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Former Collegians on College vs. Pro Tennis

For the vast majority of serious junior tennis players, college tennis is the next step. Tennis can help you with the admissions process and can also help defray your tuition costs.

But the strongest junior tennis players face the decision of playing college tennis or turning professional. Recently, more and more highly-ranked boys are choosing the college tennis over the Futures circuit as a development path. The physical demands of the men's game are high, and most young men do not have all their physical tools at age 18.

The situation is a bit different for women, and many girls are still turning pro. What are the pros and cons?

We put the question to our panel of recent college graduates:


Q) What advice would you give to a junior girl who is trying to choose between college and professional tennis?


Gina Suarez-Malaguti, North Carolina

College is able to teach you a lot more about tennis that you would get from playing professionally right after juniors.

The fact that you are not playing just for yourself anymore really teaches you a lesson. Every practice and every workout at the gym is not just for you any more. It's for something bigger than yourself. When you are surrounded by a family of nine or ten girls who are willing to go out there on the court, sweat for four to six hours, and put their body through the most painful and exhausting circumstances, it really changes the game for you.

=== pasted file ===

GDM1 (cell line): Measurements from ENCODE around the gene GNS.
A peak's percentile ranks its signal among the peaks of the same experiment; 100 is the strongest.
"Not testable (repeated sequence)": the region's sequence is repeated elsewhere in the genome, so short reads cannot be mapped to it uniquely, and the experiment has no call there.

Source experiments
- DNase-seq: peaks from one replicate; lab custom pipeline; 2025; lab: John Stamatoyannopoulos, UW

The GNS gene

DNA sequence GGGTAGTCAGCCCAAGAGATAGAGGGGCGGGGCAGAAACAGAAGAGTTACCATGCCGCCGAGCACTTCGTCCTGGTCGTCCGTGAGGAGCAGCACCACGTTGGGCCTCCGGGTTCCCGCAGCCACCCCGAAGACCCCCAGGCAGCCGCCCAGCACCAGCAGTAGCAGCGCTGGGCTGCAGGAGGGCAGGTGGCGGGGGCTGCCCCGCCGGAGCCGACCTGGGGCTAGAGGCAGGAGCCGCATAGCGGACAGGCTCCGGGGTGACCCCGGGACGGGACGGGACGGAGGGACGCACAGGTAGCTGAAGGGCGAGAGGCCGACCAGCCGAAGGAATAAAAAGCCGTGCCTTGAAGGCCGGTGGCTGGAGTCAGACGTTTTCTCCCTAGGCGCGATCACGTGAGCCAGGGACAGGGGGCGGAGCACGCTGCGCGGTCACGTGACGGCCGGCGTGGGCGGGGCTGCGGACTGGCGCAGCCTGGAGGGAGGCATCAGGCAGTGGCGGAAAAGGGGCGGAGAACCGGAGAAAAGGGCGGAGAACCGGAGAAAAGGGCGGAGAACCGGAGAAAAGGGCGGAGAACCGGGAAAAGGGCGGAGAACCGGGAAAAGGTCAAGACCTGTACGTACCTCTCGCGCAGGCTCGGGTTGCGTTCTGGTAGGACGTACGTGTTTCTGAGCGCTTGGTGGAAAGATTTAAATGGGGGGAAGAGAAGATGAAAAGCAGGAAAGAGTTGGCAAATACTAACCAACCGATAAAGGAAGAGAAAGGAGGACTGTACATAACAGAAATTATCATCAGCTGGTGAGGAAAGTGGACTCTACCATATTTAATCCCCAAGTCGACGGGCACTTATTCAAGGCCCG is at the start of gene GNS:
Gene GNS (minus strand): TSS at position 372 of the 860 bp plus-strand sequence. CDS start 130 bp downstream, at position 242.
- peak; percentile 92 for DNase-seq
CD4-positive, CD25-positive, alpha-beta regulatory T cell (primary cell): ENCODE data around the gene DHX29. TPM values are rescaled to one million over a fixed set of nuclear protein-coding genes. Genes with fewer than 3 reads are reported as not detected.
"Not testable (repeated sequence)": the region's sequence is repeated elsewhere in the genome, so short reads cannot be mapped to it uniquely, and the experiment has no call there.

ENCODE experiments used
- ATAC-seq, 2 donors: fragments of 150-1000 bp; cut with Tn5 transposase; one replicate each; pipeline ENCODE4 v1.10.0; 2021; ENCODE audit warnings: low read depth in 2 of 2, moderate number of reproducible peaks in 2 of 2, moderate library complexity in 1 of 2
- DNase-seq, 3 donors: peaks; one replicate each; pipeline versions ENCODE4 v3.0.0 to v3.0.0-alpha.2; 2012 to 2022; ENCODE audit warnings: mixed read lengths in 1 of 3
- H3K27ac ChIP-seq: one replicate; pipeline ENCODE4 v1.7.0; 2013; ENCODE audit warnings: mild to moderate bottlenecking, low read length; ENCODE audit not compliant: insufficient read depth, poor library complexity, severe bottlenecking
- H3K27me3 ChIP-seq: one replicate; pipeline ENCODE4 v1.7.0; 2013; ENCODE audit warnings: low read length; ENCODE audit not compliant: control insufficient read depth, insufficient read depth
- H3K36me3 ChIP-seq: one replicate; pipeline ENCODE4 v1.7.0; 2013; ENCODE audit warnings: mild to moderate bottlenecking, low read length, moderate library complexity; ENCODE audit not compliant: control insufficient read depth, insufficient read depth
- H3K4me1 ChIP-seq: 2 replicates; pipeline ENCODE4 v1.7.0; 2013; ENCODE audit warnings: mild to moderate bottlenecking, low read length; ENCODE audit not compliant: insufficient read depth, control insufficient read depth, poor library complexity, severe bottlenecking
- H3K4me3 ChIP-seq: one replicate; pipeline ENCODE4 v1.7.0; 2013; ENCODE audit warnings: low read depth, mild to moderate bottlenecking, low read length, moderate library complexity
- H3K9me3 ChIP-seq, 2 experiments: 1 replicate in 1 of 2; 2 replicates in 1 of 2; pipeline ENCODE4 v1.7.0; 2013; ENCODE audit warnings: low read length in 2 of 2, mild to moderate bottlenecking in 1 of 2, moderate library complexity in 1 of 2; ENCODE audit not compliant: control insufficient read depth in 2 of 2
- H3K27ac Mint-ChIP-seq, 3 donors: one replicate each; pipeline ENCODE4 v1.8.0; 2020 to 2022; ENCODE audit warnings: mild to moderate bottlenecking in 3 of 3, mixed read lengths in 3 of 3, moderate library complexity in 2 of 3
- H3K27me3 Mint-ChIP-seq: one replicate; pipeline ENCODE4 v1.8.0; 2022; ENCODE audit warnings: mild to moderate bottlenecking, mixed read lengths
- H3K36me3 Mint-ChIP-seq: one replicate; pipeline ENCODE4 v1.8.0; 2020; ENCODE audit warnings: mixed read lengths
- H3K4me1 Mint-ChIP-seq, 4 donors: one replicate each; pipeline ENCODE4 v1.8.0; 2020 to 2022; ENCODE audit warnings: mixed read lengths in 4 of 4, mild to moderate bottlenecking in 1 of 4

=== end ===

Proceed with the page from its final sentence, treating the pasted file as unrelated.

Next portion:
The pressure you used to have in matches changes completely. In juniors it was about beating a girl that you grew up with, seeing friends at the check0in table, dealing with drama created by parents, etc. College is about playing for nine or ten other sisters. It's about making that extra step to get to that ball, staying in the match a few more minutes, hitting that extra ball, going in for that extra private lesson, running one more mile. College tennis not only teaches you more about tennis, but it also teaches you more about yourself - it lets you discover the limits of your body, and it helps you discover how much are you able to do and how hard you can push your body.

Going more into the tennis aspect, college tennis teaches you how to play every type of opponent - whether it's a defensive - "pushers" - or offensive style. In my experience, I was fortunate to have an intellectual staff that helped me see tennis with a different point of view. There is so much more than hitting balls side to side just because that's the way you were taught. It is about understanding the type of tennis that your opponent has - and playing strategically according to her game.

In the end, I believe that skipping college and going straight into professional tennis would be like going from middle school to college. Going pro early would be skipping a big gap in your life - and perhaps that gap could have actually changed your life forever, just like UNC did for me.

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Page updated on Wednesday, August 10, 2016
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